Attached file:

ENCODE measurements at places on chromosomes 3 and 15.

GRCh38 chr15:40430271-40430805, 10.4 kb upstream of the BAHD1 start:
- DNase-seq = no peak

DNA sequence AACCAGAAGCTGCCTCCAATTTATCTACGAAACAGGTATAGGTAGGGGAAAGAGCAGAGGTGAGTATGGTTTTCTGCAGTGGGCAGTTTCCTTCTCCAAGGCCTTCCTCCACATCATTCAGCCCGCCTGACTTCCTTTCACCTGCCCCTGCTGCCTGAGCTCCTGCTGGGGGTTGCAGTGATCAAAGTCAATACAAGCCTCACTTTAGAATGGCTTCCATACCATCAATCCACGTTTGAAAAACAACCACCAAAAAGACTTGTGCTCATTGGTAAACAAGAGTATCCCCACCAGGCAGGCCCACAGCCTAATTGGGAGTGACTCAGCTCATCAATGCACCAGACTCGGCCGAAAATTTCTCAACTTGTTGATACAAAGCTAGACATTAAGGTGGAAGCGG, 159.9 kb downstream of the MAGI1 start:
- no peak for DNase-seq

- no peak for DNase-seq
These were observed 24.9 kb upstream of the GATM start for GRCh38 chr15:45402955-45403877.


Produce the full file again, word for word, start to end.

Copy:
ENCODE measurements at places on chromosomes 3 and 15.

GRCh38 chr15:40430271-40430805, 10.4 kb upstream of the BAHD1 start:
- DNase-seq = no peak

DNA sequence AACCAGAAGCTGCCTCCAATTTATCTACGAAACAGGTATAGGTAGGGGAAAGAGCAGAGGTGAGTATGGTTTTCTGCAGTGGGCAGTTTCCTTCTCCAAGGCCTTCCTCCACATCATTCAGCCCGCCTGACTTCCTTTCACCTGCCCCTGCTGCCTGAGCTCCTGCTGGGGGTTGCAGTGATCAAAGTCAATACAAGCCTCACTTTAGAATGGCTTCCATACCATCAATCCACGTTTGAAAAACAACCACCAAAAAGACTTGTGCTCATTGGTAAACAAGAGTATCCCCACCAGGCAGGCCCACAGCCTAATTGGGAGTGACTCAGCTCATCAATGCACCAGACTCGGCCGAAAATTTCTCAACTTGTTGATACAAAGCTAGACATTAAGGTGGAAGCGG, 159.9 kb downstream of the MAGI1 start:
- no peak for DNase-seq

- no peak for DNase-seq
These were observed 24.9 kb upstream of the GATM start for GRCh38 chr15:45402955-45403877.